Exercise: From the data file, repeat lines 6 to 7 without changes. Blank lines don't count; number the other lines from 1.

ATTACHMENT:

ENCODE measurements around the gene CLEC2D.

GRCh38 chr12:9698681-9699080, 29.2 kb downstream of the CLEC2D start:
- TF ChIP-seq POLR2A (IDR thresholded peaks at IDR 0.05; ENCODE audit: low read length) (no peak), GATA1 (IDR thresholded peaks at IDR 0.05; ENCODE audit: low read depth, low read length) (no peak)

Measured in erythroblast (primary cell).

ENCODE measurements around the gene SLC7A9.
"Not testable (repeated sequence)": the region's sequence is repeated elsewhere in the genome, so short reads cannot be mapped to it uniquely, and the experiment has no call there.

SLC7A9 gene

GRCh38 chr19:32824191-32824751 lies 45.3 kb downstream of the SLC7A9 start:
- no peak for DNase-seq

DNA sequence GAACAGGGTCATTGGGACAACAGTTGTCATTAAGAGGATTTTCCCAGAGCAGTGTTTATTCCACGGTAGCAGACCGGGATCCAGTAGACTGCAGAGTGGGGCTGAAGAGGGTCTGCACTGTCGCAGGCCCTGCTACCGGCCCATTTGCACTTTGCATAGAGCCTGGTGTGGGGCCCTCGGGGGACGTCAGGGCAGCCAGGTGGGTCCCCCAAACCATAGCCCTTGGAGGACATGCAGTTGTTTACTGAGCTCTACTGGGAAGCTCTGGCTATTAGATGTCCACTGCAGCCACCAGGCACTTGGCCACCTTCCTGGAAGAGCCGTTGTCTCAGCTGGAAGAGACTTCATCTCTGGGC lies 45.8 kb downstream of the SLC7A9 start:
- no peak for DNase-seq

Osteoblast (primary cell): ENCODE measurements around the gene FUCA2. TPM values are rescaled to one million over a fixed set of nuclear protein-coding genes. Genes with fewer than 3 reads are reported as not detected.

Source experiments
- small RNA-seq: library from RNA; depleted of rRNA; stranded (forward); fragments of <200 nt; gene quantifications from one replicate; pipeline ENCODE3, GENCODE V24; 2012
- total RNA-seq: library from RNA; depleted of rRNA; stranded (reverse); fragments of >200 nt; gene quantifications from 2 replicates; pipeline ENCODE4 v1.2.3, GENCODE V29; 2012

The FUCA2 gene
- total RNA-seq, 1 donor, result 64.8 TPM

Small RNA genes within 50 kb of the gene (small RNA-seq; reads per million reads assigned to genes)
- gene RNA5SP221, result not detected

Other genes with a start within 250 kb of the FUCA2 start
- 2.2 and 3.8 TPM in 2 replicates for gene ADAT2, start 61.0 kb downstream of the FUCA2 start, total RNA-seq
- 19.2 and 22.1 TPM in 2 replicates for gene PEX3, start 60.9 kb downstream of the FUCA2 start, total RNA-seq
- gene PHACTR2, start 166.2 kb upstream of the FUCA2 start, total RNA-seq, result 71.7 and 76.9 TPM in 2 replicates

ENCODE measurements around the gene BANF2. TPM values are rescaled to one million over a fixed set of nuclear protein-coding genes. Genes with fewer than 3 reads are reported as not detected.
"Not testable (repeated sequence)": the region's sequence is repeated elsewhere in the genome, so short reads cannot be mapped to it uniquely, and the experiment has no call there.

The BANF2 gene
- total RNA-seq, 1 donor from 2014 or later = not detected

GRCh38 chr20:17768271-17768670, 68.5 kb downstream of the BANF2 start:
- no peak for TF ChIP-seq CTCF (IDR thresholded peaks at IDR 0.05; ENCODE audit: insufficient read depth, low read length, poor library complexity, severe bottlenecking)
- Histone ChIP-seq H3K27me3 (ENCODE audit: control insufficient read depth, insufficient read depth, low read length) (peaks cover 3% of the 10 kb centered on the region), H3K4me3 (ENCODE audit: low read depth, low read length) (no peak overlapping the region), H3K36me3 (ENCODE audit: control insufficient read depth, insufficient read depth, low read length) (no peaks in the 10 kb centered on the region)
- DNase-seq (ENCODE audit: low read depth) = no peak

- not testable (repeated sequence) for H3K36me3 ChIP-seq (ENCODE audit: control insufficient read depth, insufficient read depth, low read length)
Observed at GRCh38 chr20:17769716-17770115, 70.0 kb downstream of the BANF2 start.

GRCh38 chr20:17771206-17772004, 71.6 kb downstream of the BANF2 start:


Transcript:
"Not testable (repeated sequence)": the region's sequence is repeated elsewhere in the genome, so short reads cannot be mapped to it uniquely, and the experiment has no call there.

SLC7A9 gene